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Snapshot: Rock Health

Rock Health
Name: Halle Tecco, MBA
Title: Co-Founder and CEO
Company: Rock Health
Location: San Francisco, CA
Rock Health
Social Media: @rock_health
Year Founded: 2011
Number of Employees: 6
Number of Companies Currently Incubated: 14
Number of Companies Total Incubated: 35
Description: Rock Health is a non-profit foundation focused on supporting entrepreneurs innovating at the intersection of health care and technology.
Focus, Expertise, Stage: Digital health, early stage
Resources, SqFt., Etc.: Office space, operational support, mentorship, access to a network of partners including investors, corporate partners, and academic medical institutions
Success Companies: Cellscope, Omada Health, Skimble, Pipette/, Sano Intelligence

What is your incubator focus?

Digital health

What are the resources you provide for companies?

Office space, operational support, mentorship, access to a network of partners including investors, corporate partners, and academic medical institutions

Why are incubators needed?

Rock Health provides critical support and guidance in bringing early stage businesses to fruition. Traditionally, health care is a highly siloed industry with little collaboration or integration across different stakeholders. Health incubators not only provide momentum and industry context for technologists who may not have a background in health care, but also provide infrastructure for major health care networks to collaborate with these early stage businesses.

What funding sources do the companies have?

We have corporate sponsors and venture partners. Our full list of partners is here.

Can you tell me about a success story?

CellScope’s mission is to build mobile hardware and software systems for disease diagnosis. They entered Rock Health’s first class of startups with a working product and a technology out of UC Berkeley. They focused their time on developing their first product- an otoscope- that can be attached to smartphones to perform remote diagnosis of ear infections, later adding functionality that let consumers share images of the ear drum with remote pediatricians for diagnosis, treatment, and monitoring. Rock Health connected CellScope with Vinod Khosla (Khosla Ventures) who provided $1M in seed funding. The CellScope team plans to go to market in the next year.

Skimble powers the mobile wellness movement with fun, dynamic, and social coaching applications. When they entered Rock Health’s first class of startups, they already had traction with two applications in the iOS store, including Workout Trainer. During their time at Rock Health they extended the reach of Workout Trainer across other platforms, including Android, Kindle and Apple TV. Shortly after graduating in November, 2011, they brought on their first hire and have since been a top Android and iOs application with over 10M downloads. Today, Skimble is still bootstrapped and profitable, and recently announced a content distribution partnership (rev share agreement) with Harvard Medical School:

What are the factors in success of companies?

Idea, team, market

What are the hurdles?

Providers—local markets and fragmentation: Health care is delivered locally by 800,000 physicians in nearly 6,000 hospitals, creating a series of micro-markets that make it challenging to sell the same solution nationally. Every market exhibits unique dynamics in terms of incentives and outcomes based on the interactions of hospitals, physicians, payers and employers—Boston is very different from Bentonville when it comes to health care delivery. For startups, this can mean that while it is easy to do a pilot in any one market and meet the requirements of a single unique customer, it can be difficult to scale to an enterprise solution for all markets.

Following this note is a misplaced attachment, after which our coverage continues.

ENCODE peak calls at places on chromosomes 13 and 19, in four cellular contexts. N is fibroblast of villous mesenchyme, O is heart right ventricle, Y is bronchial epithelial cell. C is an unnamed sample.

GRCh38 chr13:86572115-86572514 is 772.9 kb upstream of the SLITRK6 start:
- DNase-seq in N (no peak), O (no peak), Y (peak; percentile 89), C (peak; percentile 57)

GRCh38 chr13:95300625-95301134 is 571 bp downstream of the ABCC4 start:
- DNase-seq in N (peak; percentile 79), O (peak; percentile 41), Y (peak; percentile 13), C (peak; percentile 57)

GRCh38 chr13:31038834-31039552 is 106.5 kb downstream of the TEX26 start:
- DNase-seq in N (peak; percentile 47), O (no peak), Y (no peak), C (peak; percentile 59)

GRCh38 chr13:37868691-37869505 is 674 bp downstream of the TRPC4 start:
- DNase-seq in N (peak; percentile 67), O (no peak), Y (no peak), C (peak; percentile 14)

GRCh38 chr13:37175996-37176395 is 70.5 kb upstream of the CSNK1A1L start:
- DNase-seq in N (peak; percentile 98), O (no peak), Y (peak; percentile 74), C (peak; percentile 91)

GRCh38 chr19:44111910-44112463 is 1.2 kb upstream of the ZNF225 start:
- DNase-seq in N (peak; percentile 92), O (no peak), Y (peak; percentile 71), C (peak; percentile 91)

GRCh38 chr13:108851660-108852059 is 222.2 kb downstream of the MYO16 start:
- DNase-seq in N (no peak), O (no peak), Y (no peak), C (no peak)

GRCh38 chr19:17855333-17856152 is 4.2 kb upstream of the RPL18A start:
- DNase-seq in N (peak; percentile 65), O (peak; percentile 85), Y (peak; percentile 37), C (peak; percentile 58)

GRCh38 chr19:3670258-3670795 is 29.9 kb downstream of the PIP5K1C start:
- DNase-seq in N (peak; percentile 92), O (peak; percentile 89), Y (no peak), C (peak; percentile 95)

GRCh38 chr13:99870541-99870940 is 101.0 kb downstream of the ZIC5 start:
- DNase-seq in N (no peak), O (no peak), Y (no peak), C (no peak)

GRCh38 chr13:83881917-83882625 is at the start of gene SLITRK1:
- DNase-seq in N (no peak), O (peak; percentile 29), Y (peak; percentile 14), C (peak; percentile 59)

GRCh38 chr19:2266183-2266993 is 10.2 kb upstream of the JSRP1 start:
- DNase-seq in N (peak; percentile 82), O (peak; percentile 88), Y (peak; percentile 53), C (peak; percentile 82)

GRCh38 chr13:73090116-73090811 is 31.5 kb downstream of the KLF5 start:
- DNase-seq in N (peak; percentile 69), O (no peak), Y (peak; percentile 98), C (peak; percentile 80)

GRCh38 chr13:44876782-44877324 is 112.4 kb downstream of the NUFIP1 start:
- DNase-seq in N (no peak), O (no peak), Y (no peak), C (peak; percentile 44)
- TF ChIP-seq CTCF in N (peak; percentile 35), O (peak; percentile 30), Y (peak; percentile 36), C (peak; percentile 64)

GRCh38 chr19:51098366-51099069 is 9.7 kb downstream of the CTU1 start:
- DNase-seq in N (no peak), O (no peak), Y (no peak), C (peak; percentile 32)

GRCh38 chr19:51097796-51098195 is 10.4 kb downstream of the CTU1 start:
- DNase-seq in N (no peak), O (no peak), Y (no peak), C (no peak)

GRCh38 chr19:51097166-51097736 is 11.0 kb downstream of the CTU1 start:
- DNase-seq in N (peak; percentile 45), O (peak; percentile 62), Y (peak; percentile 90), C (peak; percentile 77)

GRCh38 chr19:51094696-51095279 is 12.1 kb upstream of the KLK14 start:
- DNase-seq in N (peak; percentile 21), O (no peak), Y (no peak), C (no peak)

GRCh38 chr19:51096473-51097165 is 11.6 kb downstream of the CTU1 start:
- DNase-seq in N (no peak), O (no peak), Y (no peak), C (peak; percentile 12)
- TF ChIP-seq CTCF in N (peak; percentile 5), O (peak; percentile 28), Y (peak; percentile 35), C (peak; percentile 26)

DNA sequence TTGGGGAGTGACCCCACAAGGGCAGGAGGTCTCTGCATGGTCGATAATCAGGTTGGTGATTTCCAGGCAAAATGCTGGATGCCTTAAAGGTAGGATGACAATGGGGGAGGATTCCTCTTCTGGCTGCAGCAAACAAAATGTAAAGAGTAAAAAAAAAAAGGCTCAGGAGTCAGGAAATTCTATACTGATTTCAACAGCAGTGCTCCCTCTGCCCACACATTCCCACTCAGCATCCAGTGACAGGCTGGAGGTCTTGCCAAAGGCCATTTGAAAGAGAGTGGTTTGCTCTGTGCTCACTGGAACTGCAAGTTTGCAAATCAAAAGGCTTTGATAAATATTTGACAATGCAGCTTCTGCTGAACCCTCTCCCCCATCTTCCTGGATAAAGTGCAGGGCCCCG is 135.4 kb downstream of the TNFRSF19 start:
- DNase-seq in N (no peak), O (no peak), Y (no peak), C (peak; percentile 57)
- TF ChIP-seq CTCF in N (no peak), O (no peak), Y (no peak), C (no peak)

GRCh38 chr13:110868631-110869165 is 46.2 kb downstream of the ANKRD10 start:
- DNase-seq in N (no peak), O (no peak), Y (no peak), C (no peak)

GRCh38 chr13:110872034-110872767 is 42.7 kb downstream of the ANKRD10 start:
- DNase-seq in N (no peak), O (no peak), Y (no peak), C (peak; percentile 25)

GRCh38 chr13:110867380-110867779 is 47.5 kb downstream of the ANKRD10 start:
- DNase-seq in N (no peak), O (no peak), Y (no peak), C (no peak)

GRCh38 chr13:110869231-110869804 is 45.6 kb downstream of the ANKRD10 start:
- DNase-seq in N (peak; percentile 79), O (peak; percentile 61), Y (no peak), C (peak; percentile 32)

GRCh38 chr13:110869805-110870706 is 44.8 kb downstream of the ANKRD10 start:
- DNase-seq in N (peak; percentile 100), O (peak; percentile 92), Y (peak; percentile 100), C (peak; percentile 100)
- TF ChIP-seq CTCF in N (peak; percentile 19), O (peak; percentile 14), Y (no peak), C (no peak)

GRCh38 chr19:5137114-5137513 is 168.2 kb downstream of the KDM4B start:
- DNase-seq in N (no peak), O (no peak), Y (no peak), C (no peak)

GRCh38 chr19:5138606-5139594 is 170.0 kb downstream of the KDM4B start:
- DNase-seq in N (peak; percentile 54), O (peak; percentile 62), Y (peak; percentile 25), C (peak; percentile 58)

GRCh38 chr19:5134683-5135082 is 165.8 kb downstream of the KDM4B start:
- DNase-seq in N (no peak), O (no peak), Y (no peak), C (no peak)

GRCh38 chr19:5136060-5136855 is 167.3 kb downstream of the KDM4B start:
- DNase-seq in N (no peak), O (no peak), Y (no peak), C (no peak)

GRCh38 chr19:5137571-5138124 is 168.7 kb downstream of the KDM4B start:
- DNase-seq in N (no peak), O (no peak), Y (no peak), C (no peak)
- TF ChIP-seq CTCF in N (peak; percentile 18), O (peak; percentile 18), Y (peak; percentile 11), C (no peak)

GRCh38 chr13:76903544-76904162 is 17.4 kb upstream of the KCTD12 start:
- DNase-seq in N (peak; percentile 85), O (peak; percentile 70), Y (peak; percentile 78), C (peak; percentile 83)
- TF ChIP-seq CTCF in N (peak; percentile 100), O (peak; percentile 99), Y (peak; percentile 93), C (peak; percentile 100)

Health plans—market consolidation: After 40+ horizontal mergers in the last two decades, the health plan sector has consolidated tremendously, with the five largest companies (UnitedHealthcare, WellPoint, Aetna, HCSC and Cigna) now owning nearly 50% market share across all segments. For startups, this means that getting access to the millions of customers and reimbursement for new solutions (lowering the effective price paid by consumers and/or giving providers an incentive to change existing clinical practices) requires being able to strike partnerships with the large plans—a challenging proposition as a new entrant, particularly as the health insurers themselves move to diversify into health information technology.

Self-insured employers—gatekeepers and intermediaries: The self-insured employer market is essentially brokered through benefit consultancies (such as Mercer, Towers Watson, and Aon Hewitt)—there are no other established B2B distribution channels and selling directly is cost-intensive at best or fruitless at worst. It is a risky proposition for benefit consultancies to recommend a startup solution over an incumbent to their Fortune 500 customers; however, that endorsement is critical to startups seeking distribution efficiency and sell-through to self-insured employers.

Devices and clinical solutions—burden of evidence: New clinical solutions that take advantage of shifts in technology (ubiquitous wireless coverage, portable computing, app distribution) to better prevent, diagnose or treat disease can require overwhelming evidence to gain approval by the FDA and traction in the market. This pathway can take multiple years and significant capital investment, not to mention specialized expertise—an advantage incumbents clearly hold over new entrants.

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